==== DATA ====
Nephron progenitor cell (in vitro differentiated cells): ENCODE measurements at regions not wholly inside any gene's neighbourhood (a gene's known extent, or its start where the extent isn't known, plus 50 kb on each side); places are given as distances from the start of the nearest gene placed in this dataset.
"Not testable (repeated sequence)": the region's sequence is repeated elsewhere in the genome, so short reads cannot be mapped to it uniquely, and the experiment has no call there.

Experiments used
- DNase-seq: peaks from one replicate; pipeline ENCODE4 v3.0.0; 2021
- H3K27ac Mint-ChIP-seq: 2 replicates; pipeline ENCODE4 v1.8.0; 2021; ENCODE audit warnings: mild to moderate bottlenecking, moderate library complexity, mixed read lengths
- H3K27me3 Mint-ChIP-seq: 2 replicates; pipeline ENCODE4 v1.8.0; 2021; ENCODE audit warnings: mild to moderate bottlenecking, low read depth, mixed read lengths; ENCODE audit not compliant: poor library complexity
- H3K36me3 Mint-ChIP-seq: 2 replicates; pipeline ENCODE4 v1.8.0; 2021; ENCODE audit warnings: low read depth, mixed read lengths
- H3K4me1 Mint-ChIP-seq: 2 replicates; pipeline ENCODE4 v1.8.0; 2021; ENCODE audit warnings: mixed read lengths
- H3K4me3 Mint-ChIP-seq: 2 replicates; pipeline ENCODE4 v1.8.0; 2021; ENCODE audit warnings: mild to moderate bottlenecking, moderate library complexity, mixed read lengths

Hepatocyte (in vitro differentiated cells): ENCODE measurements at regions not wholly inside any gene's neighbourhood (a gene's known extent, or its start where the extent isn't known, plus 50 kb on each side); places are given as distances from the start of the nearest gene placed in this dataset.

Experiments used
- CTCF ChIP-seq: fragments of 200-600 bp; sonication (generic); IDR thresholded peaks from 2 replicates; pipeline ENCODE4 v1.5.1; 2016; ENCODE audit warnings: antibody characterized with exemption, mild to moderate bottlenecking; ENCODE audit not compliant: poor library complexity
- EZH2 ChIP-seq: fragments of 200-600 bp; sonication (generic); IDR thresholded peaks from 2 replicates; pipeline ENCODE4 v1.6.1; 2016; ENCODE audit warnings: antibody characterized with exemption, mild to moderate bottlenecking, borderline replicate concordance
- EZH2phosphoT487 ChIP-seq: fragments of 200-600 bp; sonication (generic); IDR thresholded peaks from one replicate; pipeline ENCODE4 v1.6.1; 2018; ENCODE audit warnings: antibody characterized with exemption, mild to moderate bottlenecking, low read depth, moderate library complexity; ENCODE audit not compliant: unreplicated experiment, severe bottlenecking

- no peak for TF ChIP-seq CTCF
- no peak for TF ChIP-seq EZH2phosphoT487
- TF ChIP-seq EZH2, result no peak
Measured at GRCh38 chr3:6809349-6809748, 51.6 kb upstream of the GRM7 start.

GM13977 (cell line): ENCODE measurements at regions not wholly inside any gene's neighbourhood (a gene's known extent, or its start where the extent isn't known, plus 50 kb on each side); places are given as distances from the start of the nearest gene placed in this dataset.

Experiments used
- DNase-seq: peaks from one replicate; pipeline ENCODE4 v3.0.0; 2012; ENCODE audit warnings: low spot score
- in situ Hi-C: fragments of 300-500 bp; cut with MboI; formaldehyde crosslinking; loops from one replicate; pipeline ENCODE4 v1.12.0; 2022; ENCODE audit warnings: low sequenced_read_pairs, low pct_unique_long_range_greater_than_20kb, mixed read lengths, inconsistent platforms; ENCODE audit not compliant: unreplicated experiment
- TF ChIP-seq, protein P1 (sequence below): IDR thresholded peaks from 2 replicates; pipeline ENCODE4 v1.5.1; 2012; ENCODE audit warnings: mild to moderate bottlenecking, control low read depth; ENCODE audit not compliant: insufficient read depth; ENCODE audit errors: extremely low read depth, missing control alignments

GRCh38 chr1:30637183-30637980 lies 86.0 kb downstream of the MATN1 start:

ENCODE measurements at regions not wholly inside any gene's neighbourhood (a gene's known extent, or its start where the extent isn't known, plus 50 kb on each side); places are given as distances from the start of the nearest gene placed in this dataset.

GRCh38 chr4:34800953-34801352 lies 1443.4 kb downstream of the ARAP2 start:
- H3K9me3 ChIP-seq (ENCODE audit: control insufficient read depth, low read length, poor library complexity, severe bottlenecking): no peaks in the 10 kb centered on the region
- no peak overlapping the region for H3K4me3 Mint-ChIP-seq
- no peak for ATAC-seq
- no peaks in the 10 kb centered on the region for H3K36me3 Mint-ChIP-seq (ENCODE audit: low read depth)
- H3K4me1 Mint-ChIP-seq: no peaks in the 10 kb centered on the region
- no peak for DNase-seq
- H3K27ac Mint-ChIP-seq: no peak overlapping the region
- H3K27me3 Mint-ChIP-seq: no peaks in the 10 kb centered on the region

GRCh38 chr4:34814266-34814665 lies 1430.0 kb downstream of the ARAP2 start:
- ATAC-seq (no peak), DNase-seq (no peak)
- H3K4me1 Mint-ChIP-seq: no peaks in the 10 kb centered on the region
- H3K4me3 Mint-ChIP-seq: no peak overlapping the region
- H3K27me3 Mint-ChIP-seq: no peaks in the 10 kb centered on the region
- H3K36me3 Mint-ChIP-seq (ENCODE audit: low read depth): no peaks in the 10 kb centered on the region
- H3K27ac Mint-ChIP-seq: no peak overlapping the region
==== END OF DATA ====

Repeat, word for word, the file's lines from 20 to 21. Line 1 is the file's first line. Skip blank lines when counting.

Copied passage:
Experiments used
- DNase-seq: peaks from one replicate; pipeline ENCODE4 v3.0.0; 2012; ENCODE audit warnings: low spot score